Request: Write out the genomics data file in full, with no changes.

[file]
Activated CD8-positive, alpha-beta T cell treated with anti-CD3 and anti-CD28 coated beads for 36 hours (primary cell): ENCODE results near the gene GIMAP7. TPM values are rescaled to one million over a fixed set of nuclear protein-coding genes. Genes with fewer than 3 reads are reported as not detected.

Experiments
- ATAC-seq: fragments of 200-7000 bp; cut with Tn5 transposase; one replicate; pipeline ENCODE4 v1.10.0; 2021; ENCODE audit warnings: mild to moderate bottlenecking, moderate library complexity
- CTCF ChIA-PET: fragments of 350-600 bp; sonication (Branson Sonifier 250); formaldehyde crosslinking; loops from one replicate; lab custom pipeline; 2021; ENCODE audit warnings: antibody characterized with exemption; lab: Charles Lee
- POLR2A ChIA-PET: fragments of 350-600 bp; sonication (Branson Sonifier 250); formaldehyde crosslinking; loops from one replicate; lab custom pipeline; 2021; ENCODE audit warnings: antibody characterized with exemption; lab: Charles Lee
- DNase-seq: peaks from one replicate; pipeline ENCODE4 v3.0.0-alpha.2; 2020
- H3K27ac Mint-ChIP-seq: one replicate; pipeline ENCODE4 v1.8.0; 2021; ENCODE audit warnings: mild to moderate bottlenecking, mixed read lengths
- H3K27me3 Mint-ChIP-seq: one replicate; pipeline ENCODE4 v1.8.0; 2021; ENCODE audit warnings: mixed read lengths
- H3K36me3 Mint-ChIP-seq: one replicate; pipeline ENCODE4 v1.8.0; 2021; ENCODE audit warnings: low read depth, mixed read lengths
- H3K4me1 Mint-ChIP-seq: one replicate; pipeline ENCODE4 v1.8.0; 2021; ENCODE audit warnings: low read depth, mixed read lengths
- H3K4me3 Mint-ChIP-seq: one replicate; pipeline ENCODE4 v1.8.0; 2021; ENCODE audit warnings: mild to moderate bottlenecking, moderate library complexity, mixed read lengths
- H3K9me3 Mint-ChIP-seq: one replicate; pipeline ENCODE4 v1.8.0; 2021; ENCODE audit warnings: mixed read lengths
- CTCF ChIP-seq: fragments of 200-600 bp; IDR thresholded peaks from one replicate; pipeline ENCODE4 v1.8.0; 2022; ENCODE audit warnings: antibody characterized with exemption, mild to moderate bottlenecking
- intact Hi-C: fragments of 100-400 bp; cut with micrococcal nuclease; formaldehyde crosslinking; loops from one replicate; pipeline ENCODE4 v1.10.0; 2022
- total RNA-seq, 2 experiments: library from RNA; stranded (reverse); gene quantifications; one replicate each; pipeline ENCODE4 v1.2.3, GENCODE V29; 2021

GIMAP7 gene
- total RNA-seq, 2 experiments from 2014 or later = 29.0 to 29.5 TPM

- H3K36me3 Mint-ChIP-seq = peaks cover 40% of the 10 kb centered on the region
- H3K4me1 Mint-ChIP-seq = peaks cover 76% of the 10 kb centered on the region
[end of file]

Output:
Activated CD8-positive, alpha-beta T cell treated with anti-CD3 and anti-CD28 coated beads for 36 hours (primary cell): ENCODE results near the gene GIMAP7. TPM values are rescaled to one million over a fixed set of nuclear protein-coding genes. Genes with fewer than 3 reads are reported as not detected.

Experiments
- ATAC-seq: fragments of 200-7000 bp; cut with Tn5 transposase; one replicate; pipeline ENCODE4 v1.10.0; 2021; ENCODE audit warnings: mild to moderate bottlenecking, moderate library complexity
- CTCF ChIA-PET: fragments of 350-600 bp; sonication (Branson Sonifier 250); formaldehyde crosslinking; loops from one replicate; lab custom pipeline; 2021; ENCODE audit warnings: antibody characterized with exemption; lab: Charles Lee
- POLR2A ChIA-PET: fragments of 350-600 bp; sonication (Branson Sonifier 250); formaldehyde crosslinking; loops from one replicate; lab custom pipeline; 2021; ENCODE audit warnings: antibody characterized with exemption; lab: Charles Lee
- DNase-seq: peaks from one replicate; pipeline ENCODE4 v3.0.0-alpha.2; 2020
- H3K27ac Mint-ChIP-seq: one replicate; pipeline ENCODE4 v1.8.0; 2021; ENCODE audit warnings: mild to moderate bottlenecking, mixed read lengths
- H3K27me3 Mint-ChIP-seq: one replicate; pipeline ENCODE4 v1.8.0; 2021; ENCODE audit warnings: mixed read lengths
- H3K36me3 Mint-ChIP-seq: one replicate; pipeline ENCODE4 v1.8.0; 2021; ENCODE audit warnings: low read depth, mixed read lengths
- H3K4me1 Mint-ChIP-seq: one replicate; pipeline ENCODE4 v1.8.0; 2021; ENCODE audit warnings: low read depth, mixed read lengths
- H3K4me3 Mint-ChIP-seq: one replicate; pipeline ENCODE4 v1.8.0; 2021; ENCODE audit warnings: mild to moderate bottlenecking, moderate library complexity, mixed read lengths
- H3K9me3 Mint-ChIP-seq: one replicate; pipeline ENCODE4 v1.8.0; 2021; ENCODE audit warnings: mixed read lengths
- CTCF ChIP-seq: fragments of 200-600 bp; IDR thresholded peaks from one replicate; pipeline ENCODE4 v1.8.0; 2022; ENCODE audit warnings: antibody characterized with exemption, mild to moderate bottlenecking
- intact Hi-C: fragments of 100-400 bp; cut with micrococcal nuclease; formaldehyde crosslinking; loops from one replicate; pipeline ENCODE4 v1.10.0; 2022
- total RNA-seq, 2 experiments: library from RNA; stranded (reverse); gene quantifications; one replicate each; pipeline ENCODE4 v1.2.3, GENCODE V29; 2021

GIMAP7 gene
- total RNA-seq, 2 experiments from 2014 or later = 29.0 to 29.5 TPM

- H3K36me3 Mint-ChIP-seq = peaks cover 40% of the 10 kb centered on the region
- H3K4me1 Mint-ChIP-seq = peaks cover 76% of the 10 kb centered on the region